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Heavy rains last year in Arizona were a welcome and much-needed event, filling most lakes and reservoirs to capacity. Even though Arizona needed the precipitation, it caused interesting challenges along the way.
One challenge took place at Phoenix’s 91st Avenue Wastewater Treatment Plant, which has a capacity of 180 mgd. At the plant, effluent flows via gravity into the nearby Salt River, which is usually dry. As water from the upstream dams was released into the Salt River, the water rose to levels that had the potential to disrupt the plant’s discharge.
As the river level continued to rise, the level of the plant’s effluent rose and had the potential to back up into the plant. To eliminate the impact on the plant’s operations, the city of Phoenix determined it had to immediately install a temporary system capable of pumping up to 350 mgd from the plant’s effluent channel to the river.
The city of Phoenix requested Godwin Pumps of America, Inc. to propose deployment of a temporary pumping system capable of handling the full 350 mgd.
Godwin proposed a system consisting of 14 Godwin CD400M Dri-Prime 16-in. pumps, 14 Godwin DPC300 12-in. pumps and three large axial flow pumps. Because the pumps are portable and have the ability to automatically prime from dry, they are ideal for emergency installations, according to Ron Askin, Godwin’s western regional manager.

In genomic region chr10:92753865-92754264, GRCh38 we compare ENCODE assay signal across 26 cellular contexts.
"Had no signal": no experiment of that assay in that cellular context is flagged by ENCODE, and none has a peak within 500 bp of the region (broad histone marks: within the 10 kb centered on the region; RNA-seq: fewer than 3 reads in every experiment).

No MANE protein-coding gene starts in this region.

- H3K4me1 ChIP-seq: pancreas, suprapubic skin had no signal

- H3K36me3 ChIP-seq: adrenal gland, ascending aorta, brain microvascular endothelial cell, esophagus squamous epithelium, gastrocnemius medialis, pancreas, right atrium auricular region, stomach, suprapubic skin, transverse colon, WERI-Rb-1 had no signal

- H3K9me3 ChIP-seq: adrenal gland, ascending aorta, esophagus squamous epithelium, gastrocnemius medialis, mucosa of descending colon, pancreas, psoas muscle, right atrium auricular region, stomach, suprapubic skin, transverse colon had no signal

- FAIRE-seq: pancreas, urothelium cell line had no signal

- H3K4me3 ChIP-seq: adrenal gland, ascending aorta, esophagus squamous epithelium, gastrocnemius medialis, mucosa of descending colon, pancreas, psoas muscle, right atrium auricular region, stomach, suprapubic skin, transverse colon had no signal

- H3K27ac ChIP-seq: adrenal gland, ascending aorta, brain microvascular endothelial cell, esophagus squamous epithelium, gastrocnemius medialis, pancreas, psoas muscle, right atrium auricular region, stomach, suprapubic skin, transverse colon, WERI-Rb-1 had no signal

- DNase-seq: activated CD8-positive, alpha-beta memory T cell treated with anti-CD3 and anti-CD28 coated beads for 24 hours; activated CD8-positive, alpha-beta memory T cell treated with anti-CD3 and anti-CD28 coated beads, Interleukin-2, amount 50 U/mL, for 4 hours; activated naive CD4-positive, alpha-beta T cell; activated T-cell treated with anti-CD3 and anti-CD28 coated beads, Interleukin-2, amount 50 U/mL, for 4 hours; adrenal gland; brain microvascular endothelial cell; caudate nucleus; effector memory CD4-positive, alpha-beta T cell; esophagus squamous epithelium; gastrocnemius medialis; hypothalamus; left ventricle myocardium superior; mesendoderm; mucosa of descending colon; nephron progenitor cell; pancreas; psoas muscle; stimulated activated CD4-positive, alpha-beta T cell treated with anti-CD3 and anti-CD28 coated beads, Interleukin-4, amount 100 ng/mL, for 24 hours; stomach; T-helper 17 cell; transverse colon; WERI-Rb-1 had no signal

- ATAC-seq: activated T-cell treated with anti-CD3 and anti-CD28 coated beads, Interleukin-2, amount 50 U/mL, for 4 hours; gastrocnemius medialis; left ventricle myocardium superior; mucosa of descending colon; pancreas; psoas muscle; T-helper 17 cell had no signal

“With the largest fleet of portable diesel-driven pumps in the world and with one of our best distributors, Water Movers, Inc., I was confident we were the city’s best chance of beating the rising waters,” Askin said. “We committed to having the entire 350-mgd pumping system completely operational in 10 days.”
“We received word late in the day on Friday that we had the job,” Askin said. “We had five pumps on site the following Monday, and installation began immediately; by Monday night, two pumps were operational.”
The first delivery trucks were loaded late into the night from Godwin’s Corona, Calif., facility, 50 miles southeast of Los Angeles. Crews began work on Saturday morning. High density polyethylene suction and discharge pipes were fused and the first pumps placed. Multiple trucks arrived daily for the next five days, and a 10-man crew worked 10 to 12 hours a day until the system was complete.
On arrival, the pumps were placed on a 30-ft-wide dike road. Each piece needed to be brought in individually, making the installation more challenging to coordinate than on a more open site. Three forklifts, including a 30,000-lb machine, were used to offload and transfer the large pumps. A 60,000-lb crane was utilized to set each in place. Suction and discharge were connected, and each pump was tested as soon as it was installed. Because of the capacity each pump added as it was installed, the threat of the plant backing up diminished daily.
The entire setup was completed in eight days—two days ahead of schedule.